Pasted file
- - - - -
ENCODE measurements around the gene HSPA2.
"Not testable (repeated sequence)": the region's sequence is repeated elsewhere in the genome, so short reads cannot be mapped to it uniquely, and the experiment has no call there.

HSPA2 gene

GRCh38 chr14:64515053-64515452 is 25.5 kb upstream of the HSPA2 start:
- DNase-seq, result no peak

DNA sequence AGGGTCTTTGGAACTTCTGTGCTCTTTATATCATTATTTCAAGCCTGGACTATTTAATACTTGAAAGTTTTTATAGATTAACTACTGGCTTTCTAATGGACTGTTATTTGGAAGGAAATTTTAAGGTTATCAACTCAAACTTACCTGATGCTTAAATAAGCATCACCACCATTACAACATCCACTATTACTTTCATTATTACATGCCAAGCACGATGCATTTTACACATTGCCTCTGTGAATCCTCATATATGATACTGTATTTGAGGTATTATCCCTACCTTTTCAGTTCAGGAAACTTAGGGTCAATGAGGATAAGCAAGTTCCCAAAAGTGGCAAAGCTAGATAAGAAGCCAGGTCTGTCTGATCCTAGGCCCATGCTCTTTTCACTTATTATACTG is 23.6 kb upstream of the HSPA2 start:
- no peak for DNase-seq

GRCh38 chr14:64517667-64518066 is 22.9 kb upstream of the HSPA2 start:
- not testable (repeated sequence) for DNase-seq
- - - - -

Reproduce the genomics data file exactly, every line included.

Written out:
ENCODE measurements around the gene HSPA2.
"Not testable (repeated sequence)": the region's sequence is repeated elsewhere in the genome, so short reads cannot be mapped to it uniquely, and the experiment has no call there.

HSPA2 gene

GRCh38 chr14:64515053-64515452 is 25.5 kb upstream of the HSPA2 start:
- DNase-seq, result no peak

DNA sequence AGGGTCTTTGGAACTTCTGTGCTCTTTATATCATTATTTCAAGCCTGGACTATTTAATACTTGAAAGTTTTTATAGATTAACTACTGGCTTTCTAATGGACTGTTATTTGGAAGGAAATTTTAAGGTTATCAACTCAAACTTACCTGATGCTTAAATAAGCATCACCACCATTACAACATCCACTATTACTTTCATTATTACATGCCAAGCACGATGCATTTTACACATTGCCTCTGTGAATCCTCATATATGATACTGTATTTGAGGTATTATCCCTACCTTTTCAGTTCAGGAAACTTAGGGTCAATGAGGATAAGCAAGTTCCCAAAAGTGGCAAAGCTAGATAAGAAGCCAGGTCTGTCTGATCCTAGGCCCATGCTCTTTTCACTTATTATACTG is 23.6 kb upstream of the HSPA2 start:
- no peak for DNase-seq

GRCh38 chr14:64517667-64518066 is 22.9 kb upstream of the HSPA2 start:
- not testable (repeated sequence) for DNase-seq